The wife’s successful inclusion of a property into the matrimonial pool of assets to be divided.
The husband disputed that a property purchased by him in 1994 should be included in the pool of assets to be divided. However, the Court decided to include this into the pool of assets as the mortgage had been paid off during the marriage and the couple used it as shelter for about 5 years during the marriage. The usage of the property transforms it into an asset to be divided under the Women’s Charter.
Can you be deemed to be dissipating assets when divorce proceedings have been previously commenced twice before?
The position in law is that when a party transfers assets at a time when divorce is imminent, the Court can consider such transfers to be a wrongful dissipation of assets made with an intention to deplete the pool of assets.
In CLT, the wife alleged that the husband dissipated assets by transferring the value of a house and course fees to his mistress around March to May 2018 when the husband and wife were attempting to reconcile. In addition, the wife also alleged that the husband dissipated some assets in 2016 and 2017 to his brother in law and former spouse. However, the Court in CLT found that even though the wife had issued divorce proceedings in October 2012, January 2018 and finally July 2018, the two former dates were not considered the period when the divorce was imminent as the wife had discontinued those proceedings. As such, the husband was not found to have been dissipating assets.
Should the husband get a larger split of the assets just because he acquired the majority of assets?
The general position in law is that the Court tends to lean towards equal division of assets in long single-income marriages. The Court will also take into account the pool of assets to be divided. However, the Court in CLT clarified that equality of division is not the starting point or the norm, but the Court would support this finding it if it is supported by the facts of the case.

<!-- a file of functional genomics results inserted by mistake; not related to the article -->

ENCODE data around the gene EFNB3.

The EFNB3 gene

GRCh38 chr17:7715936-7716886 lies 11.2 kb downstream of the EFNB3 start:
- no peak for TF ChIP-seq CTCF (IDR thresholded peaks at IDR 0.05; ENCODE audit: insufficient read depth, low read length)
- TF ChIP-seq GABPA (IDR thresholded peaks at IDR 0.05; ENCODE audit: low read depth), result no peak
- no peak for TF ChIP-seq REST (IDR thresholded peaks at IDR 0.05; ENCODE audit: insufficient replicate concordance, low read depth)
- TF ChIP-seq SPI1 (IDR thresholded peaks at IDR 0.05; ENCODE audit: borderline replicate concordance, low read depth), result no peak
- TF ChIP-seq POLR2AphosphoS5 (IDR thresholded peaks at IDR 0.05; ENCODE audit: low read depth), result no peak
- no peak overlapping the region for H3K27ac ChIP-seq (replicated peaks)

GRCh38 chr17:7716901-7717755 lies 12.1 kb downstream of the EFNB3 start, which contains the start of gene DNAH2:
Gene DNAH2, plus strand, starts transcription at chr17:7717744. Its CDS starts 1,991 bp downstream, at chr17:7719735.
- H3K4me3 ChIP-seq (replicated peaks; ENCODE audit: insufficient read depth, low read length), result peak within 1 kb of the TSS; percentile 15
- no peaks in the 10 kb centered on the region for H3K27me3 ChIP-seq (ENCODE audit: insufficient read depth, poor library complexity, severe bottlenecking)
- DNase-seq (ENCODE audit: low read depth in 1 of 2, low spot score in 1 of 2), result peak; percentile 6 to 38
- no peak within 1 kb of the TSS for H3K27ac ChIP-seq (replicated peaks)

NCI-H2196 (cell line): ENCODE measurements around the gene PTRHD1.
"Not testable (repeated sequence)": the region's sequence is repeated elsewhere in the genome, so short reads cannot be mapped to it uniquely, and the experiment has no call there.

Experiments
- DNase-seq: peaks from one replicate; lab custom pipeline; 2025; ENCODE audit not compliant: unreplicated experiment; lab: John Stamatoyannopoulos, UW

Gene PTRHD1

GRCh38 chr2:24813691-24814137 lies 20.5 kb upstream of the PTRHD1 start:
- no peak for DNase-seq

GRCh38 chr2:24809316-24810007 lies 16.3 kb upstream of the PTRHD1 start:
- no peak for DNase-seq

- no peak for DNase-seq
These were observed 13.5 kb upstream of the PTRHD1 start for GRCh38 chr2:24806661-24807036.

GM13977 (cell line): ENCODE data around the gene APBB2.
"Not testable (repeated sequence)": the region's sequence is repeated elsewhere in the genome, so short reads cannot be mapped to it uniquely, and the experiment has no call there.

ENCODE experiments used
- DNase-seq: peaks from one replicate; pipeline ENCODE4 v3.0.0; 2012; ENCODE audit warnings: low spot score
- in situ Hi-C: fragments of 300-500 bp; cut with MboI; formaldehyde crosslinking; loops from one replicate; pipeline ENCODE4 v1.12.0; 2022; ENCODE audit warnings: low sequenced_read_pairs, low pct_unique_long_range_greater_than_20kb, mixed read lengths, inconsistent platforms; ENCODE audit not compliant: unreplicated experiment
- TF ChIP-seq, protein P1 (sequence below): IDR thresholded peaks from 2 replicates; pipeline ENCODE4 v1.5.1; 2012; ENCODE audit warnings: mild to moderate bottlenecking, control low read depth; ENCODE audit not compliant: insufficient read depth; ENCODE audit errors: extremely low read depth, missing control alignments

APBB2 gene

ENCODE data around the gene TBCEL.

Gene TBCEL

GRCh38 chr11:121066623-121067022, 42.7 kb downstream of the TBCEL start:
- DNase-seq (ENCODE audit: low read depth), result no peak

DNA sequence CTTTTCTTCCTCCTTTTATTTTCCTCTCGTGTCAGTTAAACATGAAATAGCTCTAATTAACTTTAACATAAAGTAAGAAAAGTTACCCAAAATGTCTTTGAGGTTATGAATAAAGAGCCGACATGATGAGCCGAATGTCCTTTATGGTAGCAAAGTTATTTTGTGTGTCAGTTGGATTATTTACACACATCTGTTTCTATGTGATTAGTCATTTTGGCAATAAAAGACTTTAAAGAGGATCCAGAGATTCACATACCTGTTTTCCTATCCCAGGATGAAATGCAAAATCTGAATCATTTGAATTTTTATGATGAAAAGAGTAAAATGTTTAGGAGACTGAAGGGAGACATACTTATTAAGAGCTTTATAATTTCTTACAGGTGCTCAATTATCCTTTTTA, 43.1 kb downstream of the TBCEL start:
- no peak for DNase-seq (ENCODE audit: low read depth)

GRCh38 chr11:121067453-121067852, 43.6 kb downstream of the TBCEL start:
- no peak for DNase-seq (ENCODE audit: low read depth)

In CLT, the husband argued for a 20:80 division in favour of himself. He argued that he acquired all of the assets in the marriage, and he was involved in the upbringing of the children. The Court disagreed with the husband and found that his arguments undermined the philosophy of marriage as an equal partnership of efforts. The Court was also of the view that the husband’s argument that he was involved in the upbringing of the children should not devalue the wife’s efforts and contributions in homemaking, as both spouses are expected to mutually cooperate with each other to safeguard the interests of the union and in caring and providing for the children.
Instead, the Court in CLT awarded division of 30:70 in the husband’s favour as the pool of assets was large enough for each party to be well taken care of, and as the bulk of the assets were earned by the husband’s efforts.
CLT is an interesting decision for many reasons. It explores the pitfalls of the lack of clarity and intention behind transfers of assets between spouses. While things are going well in a marriage, this is of no concern. However, when things fall apart and divorce is imminent, the express intention of parties is key.
The husband learned this the hard way with his involvement of the wife in the transfer of the company shares to her and his inability to trace the original shares gifted to him by his father. This decision unfortunately cost the husband, and he was unable to justify his intention for doing so to the Court. As such, he was unsuccessful in excluding the shares from the pool of assets.
Similarly, the wife’s decision to accept the transfer of property from the husband in exchange for her discontinuation of the previous divorce proceedings might have been a decision she was happy with at the time. However, when she finally proceeded with the divorce, she unfortunately realised that the Deed of Arrangement she signed was insufficient to exclude the property from being divided between them.
CLT is a good reminder of the importance of clarity, and the necessity of having specialist family lawyers draft agreements between spouses that sufficiently express their intentions and which would be upheld in Court.
This article is written by Ivan Cheong & Shriveena Naidu from Withers KhattarWong.
This article does not constitute legal advice or a legal opinion on any matter discussed and, accordingly, it should not be relied upon. It should not be regarded as a comprehensive statement of the law and practice in this area. If you require any advice or information, please speak to a practicing lawyer in your jurisdiction. No individual who is a member, partner, shareholder or consultant of, in or to any constituent part of Interstellar Group Pte. Ltd. accepts or assumes responsibility, or has any liability, to any person in respect of this article.